As she got closer, the boy looked up, surprised to see anyone. A thought then flashed through his mind, that this girl, whoever she was, was kind of pretty. And he'd never had a girlfriend, or anything. He thought about the fact that he was going to die a virgin, if the instantaneous cessation of all life in the Universe could be called "dying." He allowed a half wistful, half ironic grin to cross his face. He'd never been too interested in such things, relationships and all. He always figured if he ever happened, unexpectedly, to fall in love, then that would be great, and a physical relationship would follow, at some point. If it never happened, well, that would be okay, too. He hardly expected to fall in love with some stranger, with only a couple of hours to live, so her presence here changed nothing. Still, he thought, she is pretty.

She reached him, and standing before him, asked if he'd like some bread. He said sure, and she tore off a piece and handed it to him. She sat down beside him, unable to think of anything to say. She'd never been good at thinking of things to say to people; not even responses, and certainly not conversation starters. The boy, as it happened, was the same in this regard. He sat and took a bite of the bread she'd given him, and after swallowing, said it was good. Then he asked if she happened to have any water. She didn't, but suggested there must be a fountain or cooler in the building they were sitting outside, so they stood and went in together. They found their water; actually a vending machine, which the girl hacked to get them each a bottle of water. The boy said that was cool, even though he could have paid for it. He had a card. She asked didn't he have a family he should be spending time with, surely his parents had given him the card? He said yes, but he wanted to spend some time alone. He'd take a transmat home before the end, maybe an hour before. His folks worked here, but he'd never much cared for the city, so rarely came here. Still, he knew it'd be empty today. He also said he wouldn't mind seeing the President's office. So they looked for it together. When they found it, the boy sat in the President's chair. He noticed the unwashed tumbler sitting on the coaster, and searched the drawers. He found a bottle, and whistled. He didn't know exactly what it was worth, but he was pretty sure it was more than his entire family would earn in a lifetime. With a wicked grin, he poured himself enough for a sip or two, drinking from the same glass the President had used the night before. It was the first alcohol he'd ever had, aside from a little champagne on New Year's Eve. This... had a far greater kick than that. His head reeled for a moment, but after all it was only a sip, and his head soon cleared. Good stuff, he said.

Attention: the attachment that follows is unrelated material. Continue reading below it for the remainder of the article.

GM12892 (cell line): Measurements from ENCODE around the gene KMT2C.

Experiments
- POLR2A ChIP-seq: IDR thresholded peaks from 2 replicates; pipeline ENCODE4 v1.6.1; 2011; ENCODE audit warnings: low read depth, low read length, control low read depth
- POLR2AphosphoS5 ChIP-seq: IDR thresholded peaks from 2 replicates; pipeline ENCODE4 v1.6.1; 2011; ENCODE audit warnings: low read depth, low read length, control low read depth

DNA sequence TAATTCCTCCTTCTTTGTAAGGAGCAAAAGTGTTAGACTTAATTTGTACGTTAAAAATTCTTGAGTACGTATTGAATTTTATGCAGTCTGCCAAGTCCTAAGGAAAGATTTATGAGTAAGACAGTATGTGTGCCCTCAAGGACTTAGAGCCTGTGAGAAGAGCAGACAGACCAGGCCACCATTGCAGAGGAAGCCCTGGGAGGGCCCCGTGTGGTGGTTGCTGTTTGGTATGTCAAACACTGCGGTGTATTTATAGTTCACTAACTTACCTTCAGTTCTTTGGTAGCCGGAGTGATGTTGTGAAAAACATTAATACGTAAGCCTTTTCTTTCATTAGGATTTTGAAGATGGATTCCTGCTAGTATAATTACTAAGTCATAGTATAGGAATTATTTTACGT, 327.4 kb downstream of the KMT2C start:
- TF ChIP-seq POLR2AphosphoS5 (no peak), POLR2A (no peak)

The girl wasn't really interested, though she did wander about the office, picking up objects here and there, studying each briefly, then returning each to its place. She barely exchanged a few words with the boy. After a while, he offered her the seat, but she declined. She said she really didn't care about such things. The only thing that really interested her in the office was the personal transmat. And even that didn't matter too much, as she didn't have any particular plans to go anywhere, today. She considered going to her homeworld, but didn't really see any reason to.

Finally, the boy tired of the office, and said he really should be getting back home, anyway. He said goodbye to the girl, and she said 'bye in turn, and he walked to the transmat, punched in his home coordinates, and vanished. His folks were glad to see him. They'd been getting worried he wouldn't come home in time, and had no idea where in the Universe to look for him. He'd left his comm at home, so they couldn't even call him. He told them where he'd just been, which everyone found interesting, but he couldn't think of anything else he felt like talking about. He didn't mention the girl at all.

The girl, meanwhile, was about to exit the office through the door, to resume her aimless wandering of the city. She supposed she'd still be walking around aimlessly at the moment the end came, and felt only a moment's discomfort about that before deciding it was for the best. But just on the threshold of the office, she stopped. It wasn't her choice to stop. Something... possessed her.